The Environment Agency is proposing significant changes to its regulatory charges from April 2015. If implemented these could have significant cost implications for current operators with a poor compliance record. The Agency is also planning to introduce additional one-off costs for certain newly permitted installations and to introduce modest increases to its baseline charges. Operators may wish to consider carefully what these proposed changes will mean for them when considering their budgets from 2015.
The Agency is also signalling an intention to consider wider changes to how it might fund its work.
Key changes from April 2015:
- Increased compliance charges for long term poor performers
- The Agency says that a “significant number” of operators remain in compliance bands D, E and F for over two years and that these “poor performers…are often bad neighbours”, whom the Agency has to direct additional income and resources towards to ensure their improvement. To fund these additional regulatory efforts, the Agency is proposing to introduce a second tier of compliance charge multipliers (or uplifts) for sites that have been in compliance bands D, E or F for more than two consecutive years.
- It is also proposed that the existing discretion to allow Band F sites a mid-year performance review will be removed.
- The table below shows the proposed adjustment compared with the current uplift, for compliance bands D-F:
Click here to view table.
New 40% permit commencement charge
- The Agency is proposing to apply a new permit commencement charge to all new Environmental Permitting Regulations (EPR) installation and waste facility permits. The proposed change will mean that new operators will be required in the first year not only to pay annual subsistence charge but also an additional payment equivalent to 40% of the annual subsistence charge.
- The Agency believes that this additional one-off cost will allow it to fund additional scrutiny of newly permitted sites and prevent problems in the long term.
- Increased charges for particular EPR installations
- From April 2015, it is proposed that there will be a 2% increase in base charges for three EPR schemes: (i) Installations; (ii) Waste Facilities; and (iii) Radioactive Substances Regulation (non nuclear).
- Additional changes
- Other changes include some technical changes to the EPR scheme, amendments to the Opra scheme (including the ability to score sites for non-compliance with Regulation 60 information notices) and changes to abstraction charges.
Longer term proposals
From a wider perspective the Agency appears to be considering for a later date a much wider overhaul of its funding. It comments in its consultation document that due to “significantly increased level of activity resulting from environmental incidents” it is exploring funding options to “cover the costs of its interventions across a range of incident, compliance and enforcement situations”. Additionally, in terms of harmonisation and cost recovery the Agency plans to review the European Union Emissions Trading Scheme, Carbon Reduction and Energy Efficiency Scheme and Climate Change Agreements. It is not clear what impact this longer term review will have or when this review will take place but given the context in which these comments are made, it appears that this is an early indication to operators to expect changes in the charges associated with these schemes.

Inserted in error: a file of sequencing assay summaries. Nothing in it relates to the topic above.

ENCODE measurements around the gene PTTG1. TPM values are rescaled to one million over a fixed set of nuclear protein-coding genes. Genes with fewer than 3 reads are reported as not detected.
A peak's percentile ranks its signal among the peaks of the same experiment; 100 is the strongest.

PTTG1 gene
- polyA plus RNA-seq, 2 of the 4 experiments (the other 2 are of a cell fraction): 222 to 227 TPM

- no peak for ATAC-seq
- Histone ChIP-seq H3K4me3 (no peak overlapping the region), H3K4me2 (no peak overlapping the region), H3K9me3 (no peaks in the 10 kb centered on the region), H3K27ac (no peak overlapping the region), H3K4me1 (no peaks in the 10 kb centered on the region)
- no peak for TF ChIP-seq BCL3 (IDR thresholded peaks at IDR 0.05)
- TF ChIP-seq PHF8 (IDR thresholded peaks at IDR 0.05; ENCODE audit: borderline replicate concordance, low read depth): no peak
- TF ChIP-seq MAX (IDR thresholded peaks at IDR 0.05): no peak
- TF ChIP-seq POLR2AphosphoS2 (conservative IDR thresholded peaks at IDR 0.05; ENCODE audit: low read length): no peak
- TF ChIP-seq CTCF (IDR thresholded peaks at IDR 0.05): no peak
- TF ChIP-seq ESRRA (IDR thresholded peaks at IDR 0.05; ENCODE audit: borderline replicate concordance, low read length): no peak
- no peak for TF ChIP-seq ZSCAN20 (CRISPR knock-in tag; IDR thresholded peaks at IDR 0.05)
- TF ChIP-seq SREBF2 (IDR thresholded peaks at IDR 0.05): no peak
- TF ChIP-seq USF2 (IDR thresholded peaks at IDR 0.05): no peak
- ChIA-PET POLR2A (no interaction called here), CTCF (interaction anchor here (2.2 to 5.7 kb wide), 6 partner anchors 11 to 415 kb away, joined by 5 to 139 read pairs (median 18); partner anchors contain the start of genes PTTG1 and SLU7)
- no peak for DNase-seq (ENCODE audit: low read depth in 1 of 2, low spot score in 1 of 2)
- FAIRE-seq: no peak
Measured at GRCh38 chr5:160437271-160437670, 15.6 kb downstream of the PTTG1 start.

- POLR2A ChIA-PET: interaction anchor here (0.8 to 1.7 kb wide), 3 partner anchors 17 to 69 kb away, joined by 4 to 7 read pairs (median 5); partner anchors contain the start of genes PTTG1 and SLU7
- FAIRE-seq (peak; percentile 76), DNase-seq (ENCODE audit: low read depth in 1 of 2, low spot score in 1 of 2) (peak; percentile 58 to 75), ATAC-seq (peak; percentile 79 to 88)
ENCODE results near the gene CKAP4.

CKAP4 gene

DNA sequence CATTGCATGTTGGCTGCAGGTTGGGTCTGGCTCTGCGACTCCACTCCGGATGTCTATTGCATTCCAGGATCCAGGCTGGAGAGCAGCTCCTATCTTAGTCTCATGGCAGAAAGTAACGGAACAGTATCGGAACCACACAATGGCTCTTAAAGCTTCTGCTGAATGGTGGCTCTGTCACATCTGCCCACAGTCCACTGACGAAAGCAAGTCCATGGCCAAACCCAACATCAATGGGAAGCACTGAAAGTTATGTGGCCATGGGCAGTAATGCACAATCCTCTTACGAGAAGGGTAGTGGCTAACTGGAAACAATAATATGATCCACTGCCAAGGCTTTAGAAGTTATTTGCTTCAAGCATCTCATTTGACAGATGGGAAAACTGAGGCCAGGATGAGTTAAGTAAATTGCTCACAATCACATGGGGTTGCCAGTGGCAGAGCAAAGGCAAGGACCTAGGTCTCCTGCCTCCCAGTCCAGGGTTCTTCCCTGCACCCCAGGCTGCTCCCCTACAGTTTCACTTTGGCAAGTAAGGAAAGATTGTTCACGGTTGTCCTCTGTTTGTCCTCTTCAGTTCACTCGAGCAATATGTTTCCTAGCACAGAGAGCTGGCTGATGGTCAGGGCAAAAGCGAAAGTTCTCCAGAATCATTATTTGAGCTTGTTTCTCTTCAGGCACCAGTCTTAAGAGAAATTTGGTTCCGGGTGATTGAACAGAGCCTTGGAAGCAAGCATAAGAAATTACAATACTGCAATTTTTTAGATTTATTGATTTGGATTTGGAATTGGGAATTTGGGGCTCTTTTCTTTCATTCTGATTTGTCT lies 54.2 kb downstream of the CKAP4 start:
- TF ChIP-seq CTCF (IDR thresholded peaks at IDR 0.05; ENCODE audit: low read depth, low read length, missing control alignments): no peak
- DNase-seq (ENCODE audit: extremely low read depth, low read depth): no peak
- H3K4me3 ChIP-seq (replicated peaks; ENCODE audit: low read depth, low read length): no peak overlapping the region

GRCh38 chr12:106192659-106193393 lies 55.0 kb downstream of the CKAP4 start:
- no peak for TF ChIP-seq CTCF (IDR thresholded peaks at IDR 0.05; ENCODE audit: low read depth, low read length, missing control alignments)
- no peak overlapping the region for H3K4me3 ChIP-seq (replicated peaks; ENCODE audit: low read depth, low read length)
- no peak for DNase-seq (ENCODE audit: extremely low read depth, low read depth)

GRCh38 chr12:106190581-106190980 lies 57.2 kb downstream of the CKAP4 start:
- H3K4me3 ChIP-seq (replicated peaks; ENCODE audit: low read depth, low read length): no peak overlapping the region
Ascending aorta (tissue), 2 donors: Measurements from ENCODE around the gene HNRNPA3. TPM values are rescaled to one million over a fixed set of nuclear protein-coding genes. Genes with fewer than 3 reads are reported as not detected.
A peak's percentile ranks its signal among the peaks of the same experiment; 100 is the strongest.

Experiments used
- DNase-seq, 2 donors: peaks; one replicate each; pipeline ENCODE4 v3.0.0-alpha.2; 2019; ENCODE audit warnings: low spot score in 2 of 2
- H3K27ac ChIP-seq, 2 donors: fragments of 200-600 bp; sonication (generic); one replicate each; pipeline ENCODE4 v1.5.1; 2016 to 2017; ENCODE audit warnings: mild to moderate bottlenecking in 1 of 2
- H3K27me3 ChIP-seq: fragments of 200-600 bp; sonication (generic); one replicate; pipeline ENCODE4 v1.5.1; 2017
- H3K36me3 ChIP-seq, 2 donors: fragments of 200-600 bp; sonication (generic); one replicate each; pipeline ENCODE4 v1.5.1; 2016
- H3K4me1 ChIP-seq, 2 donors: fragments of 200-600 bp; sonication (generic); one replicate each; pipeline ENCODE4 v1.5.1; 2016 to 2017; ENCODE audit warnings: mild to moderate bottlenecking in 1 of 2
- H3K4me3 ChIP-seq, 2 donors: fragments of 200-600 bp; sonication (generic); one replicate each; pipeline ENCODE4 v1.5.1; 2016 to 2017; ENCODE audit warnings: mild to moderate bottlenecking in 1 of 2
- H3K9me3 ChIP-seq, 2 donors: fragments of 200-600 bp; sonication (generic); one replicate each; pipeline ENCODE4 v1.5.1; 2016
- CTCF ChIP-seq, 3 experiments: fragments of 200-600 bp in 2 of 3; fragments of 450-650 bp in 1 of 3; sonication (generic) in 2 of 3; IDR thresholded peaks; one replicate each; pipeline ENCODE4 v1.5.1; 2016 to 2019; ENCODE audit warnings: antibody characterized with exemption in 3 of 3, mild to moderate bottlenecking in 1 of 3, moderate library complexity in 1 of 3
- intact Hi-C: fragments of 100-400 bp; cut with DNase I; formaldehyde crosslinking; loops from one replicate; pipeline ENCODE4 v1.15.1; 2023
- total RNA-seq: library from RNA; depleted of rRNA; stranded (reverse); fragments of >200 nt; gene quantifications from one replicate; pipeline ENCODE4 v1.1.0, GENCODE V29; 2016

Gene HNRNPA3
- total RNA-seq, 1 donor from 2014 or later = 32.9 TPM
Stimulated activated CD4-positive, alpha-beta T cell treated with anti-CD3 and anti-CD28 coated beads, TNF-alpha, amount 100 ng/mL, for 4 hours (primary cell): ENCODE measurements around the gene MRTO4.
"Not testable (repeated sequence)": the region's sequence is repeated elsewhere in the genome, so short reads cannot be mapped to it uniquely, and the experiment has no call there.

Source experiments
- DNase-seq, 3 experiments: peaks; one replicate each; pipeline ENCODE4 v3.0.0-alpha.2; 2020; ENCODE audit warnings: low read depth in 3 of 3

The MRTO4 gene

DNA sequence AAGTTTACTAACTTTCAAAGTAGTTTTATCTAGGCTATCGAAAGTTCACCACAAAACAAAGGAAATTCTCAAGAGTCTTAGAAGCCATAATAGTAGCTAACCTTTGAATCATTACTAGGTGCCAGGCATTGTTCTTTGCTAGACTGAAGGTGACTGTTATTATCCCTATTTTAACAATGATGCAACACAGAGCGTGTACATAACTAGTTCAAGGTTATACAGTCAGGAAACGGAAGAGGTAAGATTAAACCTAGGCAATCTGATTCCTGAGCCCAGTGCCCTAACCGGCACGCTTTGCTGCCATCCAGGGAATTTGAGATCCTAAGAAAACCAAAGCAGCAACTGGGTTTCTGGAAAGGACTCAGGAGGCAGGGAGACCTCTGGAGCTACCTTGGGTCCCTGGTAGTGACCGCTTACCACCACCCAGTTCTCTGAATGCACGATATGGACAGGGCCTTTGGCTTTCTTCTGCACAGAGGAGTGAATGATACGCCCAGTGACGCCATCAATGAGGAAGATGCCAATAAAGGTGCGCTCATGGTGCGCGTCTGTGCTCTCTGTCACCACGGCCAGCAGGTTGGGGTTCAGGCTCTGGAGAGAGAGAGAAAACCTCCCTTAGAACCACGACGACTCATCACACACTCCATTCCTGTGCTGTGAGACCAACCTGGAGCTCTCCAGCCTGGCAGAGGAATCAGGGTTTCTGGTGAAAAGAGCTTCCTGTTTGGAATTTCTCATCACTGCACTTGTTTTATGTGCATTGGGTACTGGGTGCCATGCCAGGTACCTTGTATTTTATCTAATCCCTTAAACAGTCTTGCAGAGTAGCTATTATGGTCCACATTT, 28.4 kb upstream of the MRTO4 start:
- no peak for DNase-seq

Implications for operators
In the consultation the Agency states that despite the proposed increases to baseline and abstraction charges, the overall cost to operators when compared with the Consumer Price Index for the same period, will actually be a cost saving of 6%. However, the proposed changes relating to compliance scoring could mean significant additional costs (running in some cases in to the £10,000s, if not more). If this results in an end to serial non-compliance then the increased charges will have beneficial effect.
By being both the enforcer and a cash collector the potential for conflict of interests to arise on the part of the Agency is at least a theoretical possibility. Of course the Agency is not the only regulator where such a strain could arise. No doubt the Agency will be mindful of this. In particular an important assumption underlying these changes is that in determining and recording non-compliance the Agency’s scoring and recording is reasonable, consistent and accurate. Unfortunately this is not always the case. Whilst it is unrealistic to imagine that the Agency will be perfect in this regard, we suspect that the Agency will be expected to be more transparent and consistent, otherwise it may be inevitable that more scrutiny, if not challenge, to Agency compliance scoring will arise.
The consultation ends on 20 November 2014 and responses will be published in March 2015.
The consultation and further information can be found here.